Review: “Brooklyn 99” and navigating a cop comedy after 2020

The final season of “Brooklyn 99” premiered Aug. 12. (NBC)

Connor Stewart

*Spoilers ahead for the final season and rest of the series*

“Brooklyn 99” was put in a tough spot when the writers began working on its eighth and final season. The pandemic was in its early stages when the show’s seventh season finished in late April 2020. 

It left the writers with not much else to do besides start brainstorming what wacky adventures 

this lovable band of detectives would get into for the next season and come back with a bang once COVID-19 allowed people to be together again. 

Then the death of George Floyd happened.

The murder of the Black man at the hands of police sparked protests across the nation. Police and their procedures were put under a microscope, and trust had been shaken between the public and law enforcement.

“Brooklyn 99” could not just come back and pretend like nothing happened. The series never did shy away from real world issues. 

The show had already broached the topic of racial profiling in the season four episode “Moo Moo.” It showed Sgt. Terry Jeffords (Terry Crews) being profiled by another police officer. Then, in season six the series’ lovable lead, Jake Peralta (Andy Samberg), and his wife Amy Santiago (Melissa Fumero) take on a sexual assault case that reveals Amy’s own history of assault.

The series had to address the real-world issues that were at the forefront of the minds of Americans. This was why the creators, according to actor Terry Crews, scrapped all the work that had been done up to that point on season eight. 

“They had four episodes all ready to go, and they just threw them in the trash. We have to start over,” Crews said back in 2020.

The show returned on Aug. 12, 2021, with ten episodes and immediately shook things up. In the very first cold open, the hardened Rosa Diaz (Stephanie Beatriz) quit the force after becoming disillusioned with police. 

The hits continued to come when the precinct’s stern Captain Raymond Holt (Andre Baugher) revealed in heart-breaking fashion that he and his husband Kevin (Marc Evan Jackson) split up after the weight of the past year as a Black police captain affected the relationship. Jake began to understand the shortcomings of police while balancing raising his newborn son with Amy, who was fighting for police reform.

The writers pull off a balancing act that not only talks on the tough issues, but uses them to challenge the characters to help them grow while still getting the usual goofy antics in. 

The season’s main antagonist, the head of the patrolman’s union Frank O’Sullivan (John C. McGinley), spends his time harassing the characters for trying to make police reform happen. At times, he does feel like a caricature of those that spoke out against reform. He is a heightened version of that. He might be too much for some people, but McGinley gave it his all as the show’s latest entertaining villain.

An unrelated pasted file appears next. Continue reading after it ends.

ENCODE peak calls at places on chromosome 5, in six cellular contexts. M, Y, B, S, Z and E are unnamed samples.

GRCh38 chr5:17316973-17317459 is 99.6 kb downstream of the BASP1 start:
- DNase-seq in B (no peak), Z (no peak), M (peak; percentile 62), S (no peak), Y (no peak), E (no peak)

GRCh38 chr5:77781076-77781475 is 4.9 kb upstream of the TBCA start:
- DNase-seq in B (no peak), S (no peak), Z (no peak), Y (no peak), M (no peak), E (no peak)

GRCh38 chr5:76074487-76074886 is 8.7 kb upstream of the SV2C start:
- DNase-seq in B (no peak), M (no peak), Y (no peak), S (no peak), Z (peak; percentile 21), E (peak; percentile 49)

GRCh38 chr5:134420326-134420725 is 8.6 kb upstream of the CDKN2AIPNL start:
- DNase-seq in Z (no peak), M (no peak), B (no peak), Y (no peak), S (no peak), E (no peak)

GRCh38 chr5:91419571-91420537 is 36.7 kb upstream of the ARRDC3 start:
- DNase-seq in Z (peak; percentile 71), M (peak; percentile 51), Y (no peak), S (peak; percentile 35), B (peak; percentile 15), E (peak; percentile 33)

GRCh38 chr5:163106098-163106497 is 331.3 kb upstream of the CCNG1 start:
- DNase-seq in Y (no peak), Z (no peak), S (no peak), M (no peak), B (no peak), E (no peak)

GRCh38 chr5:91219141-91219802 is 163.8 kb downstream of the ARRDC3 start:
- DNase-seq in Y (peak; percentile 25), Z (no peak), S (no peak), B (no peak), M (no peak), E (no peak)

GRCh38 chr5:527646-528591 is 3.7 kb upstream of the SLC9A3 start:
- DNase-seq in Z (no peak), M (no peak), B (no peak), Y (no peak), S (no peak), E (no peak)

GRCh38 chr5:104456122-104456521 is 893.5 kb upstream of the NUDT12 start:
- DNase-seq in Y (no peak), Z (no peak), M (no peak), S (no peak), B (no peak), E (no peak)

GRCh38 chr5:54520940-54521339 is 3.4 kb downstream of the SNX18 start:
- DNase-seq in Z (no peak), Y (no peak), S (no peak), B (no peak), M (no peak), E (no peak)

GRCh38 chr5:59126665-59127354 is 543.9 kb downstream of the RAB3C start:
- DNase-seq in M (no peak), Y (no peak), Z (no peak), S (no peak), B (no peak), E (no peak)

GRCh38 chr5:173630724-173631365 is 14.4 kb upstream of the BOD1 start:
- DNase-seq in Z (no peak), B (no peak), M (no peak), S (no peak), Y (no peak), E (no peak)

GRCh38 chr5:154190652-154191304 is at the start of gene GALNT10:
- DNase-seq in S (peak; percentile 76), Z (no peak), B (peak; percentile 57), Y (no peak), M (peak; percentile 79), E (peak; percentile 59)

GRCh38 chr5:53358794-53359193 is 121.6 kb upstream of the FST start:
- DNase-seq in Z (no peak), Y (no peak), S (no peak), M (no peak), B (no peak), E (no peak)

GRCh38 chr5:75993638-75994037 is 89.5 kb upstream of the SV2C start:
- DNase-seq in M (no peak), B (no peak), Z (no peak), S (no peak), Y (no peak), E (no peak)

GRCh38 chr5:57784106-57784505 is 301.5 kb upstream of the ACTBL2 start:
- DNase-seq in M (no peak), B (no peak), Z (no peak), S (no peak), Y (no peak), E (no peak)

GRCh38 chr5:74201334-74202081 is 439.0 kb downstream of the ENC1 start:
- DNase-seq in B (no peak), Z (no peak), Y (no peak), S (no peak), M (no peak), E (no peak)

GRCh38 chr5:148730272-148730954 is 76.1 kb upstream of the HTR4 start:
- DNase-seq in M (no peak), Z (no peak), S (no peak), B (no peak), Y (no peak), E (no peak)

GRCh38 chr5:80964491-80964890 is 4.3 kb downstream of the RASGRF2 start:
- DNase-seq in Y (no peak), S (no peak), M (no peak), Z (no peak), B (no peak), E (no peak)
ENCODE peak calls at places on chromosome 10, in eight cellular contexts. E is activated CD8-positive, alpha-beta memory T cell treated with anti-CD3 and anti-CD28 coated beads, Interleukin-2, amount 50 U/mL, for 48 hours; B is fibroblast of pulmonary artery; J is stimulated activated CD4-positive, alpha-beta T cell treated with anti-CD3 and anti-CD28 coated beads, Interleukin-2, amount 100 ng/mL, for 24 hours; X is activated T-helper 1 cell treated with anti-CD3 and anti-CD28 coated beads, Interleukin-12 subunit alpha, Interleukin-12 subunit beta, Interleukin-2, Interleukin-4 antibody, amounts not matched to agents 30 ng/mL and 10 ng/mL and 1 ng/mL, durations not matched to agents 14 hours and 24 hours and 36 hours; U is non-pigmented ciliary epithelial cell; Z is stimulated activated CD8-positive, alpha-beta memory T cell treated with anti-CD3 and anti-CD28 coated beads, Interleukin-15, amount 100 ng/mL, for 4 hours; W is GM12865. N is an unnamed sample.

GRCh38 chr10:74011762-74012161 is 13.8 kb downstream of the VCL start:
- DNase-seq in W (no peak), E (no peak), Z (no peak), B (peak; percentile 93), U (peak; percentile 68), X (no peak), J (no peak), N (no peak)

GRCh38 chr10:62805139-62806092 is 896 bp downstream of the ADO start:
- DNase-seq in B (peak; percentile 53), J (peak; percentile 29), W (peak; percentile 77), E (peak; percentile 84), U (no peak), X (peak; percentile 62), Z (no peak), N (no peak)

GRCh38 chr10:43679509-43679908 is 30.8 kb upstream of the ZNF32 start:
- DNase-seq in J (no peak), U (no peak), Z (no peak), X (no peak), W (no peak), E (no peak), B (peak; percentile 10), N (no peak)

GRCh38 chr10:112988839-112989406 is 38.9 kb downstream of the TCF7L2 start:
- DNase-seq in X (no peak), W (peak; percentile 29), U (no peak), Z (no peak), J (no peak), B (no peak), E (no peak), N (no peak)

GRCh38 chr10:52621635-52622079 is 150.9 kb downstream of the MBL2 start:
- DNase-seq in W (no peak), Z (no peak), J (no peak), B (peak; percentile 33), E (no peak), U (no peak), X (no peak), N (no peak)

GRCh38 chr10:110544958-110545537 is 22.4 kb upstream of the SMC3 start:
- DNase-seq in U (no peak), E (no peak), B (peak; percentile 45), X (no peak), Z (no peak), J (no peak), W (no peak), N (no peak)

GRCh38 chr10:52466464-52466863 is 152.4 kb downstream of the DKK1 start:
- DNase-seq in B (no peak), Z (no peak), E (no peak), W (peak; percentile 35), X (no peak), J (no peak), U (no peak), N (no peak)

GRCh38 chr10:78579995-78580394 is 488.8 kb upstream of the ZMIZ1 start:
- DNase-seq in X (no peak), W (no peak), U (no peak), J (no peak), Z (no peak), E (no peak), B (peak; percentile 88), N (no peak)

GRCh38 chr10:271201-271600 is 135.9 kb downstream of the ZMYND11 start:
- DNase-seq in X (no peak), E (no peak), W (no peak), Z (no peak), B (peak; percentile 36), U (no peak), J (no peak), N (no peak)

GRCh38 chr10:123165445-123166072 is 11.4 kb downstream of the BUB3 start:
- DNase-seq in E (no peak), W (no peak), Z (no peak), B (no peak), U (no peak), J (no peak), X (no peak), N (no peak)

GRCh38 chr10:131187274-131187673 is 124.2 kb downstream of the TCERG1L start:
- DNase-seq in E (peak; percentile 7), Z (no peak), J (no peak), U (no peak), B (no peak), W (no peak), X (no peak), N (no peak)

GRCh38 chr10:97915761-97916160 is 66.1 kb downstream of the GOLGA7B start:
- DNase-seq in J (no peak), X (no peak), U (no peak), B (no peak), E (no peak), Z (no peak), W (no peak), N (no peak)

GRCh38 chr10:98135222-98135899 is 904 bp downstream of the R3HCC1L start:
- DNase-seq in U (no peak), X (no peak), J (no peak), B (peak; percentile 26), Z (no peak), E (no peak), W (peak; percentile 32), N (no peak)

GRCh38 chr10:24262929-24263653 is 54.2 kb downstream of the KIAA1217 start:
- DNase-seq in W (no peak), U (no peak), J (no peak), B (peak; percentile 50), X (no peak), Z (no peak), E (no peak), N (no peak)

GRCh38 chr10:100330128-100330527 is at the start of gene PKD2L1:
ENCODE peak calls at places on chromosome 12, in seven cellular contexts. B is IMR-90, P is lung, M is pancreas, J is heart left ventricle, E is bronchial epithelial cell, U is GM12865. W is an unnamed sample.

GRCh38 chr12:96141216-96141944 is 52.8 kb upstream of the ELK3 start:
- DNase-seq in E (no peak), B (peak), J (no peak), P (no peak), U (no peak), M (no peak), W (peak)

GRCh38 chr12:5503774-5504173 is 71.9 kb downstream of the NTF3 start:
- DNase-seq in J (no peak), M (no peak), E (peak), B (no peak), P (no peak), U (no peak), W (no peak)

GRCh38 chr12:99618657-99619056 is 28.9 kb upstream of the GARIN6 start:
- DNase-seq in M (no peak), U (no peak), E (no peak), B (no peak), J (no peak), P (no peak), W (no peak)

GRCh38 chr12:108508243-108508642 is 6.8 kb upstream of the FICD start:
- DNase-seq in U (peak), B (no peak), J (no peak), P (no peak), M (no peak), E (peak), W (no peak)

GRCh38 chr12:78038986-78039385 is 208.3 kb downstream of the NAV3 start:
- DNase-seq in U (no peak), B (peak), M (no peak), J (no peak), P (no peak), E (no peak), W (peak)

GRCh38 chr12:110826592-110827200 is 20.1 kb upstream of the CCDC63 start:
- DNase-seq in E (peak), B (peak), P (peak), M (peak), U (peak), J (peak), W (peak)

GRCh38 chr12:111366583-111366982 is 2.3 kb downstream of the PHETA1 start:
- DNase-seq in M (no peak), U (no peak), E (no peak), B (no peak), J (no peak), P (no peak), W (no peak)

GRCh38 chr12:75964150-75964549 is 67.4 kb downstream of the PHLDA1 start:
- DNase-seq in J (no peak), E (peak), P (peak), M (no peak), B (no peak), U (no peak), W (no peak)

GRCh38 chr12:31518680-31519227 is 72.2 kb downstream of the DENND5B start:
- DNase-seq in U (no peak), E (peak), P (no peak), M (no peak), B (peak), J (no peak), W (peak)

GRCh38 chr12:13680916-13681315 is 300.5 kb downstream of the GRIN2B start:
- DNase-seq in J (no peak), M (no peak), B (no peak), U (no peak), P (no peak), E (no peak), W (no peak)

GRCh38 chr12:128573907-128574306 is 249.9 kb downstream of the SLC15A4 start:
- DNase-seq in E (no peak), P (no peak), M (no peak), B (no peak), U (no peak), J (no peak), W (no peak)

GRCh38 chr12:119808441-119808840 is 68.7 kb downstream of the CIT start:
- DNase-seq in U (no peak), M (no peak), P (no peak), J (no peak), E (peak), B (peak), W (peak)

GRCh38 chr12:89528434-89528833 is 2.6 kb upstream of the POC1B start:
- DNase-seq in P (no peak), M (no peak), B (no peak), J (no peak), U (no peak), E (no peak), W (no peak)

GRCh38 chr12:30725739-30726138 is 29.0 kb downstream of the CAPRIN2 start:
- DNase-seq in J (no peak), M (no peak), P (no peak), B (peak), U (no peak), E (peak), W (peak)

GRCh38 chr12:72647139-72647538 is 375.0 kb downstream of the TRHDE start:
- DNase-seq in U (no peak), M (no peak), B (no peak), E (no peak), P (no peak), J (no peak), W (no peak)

The final season does have some stumbles. Mainly the episodes “PB+J” and “Game of Boyles.” Both of these episodes felt like ideas from an earlier season that were just thrown in because they needed to fill up space. They provided some laughs, but ultimately felt underwhelming and not a part of the lead-up to a series finale.

The finale, on the other hand, succeeded in being a final send-off to the characters in every way possible. One of the strongest assets of this show is its ensemble cast. They work really well together, and that shines in the show’s finale, where they pull off one more heist competition, a staple to every season of the show. 

The heists have continued to get more ridiculous and entertaining with every passing year. They always provided great laughs, twists and furthered growth in the characters. This one was no different. It felt like a love letter to the fans of the show, filled with Easter eggs and surprise cameos for the super fans to enjoy.

With Kevin and Holt’s relationship reconciled and Amy’s police reform bill passing in the previous episode, the season’s main plot was finished, but the writers still had one last twist up their sleeve. Jake was quitting the force to be a stay-at-home dad. 

I was worried that this change came out of Jake’s loss of trust in the police and would send the message that good officers should just quit. Instead, it shows Jake’s growth from man child with daddy issues to loving and capable father. It is capped off with one final exchange between him and Holt that really summarizes how far he has come. 

The final season was not perfect, but it was a good send off. The creators had a curveball thrown at them, and they pivoted to address the issues. It did tie a very complicated issue up in a nice, neat bow, but that is just how television is. I admire the series for going this direction. Not only to address the real-world events, but using it to further growth in the characters. 

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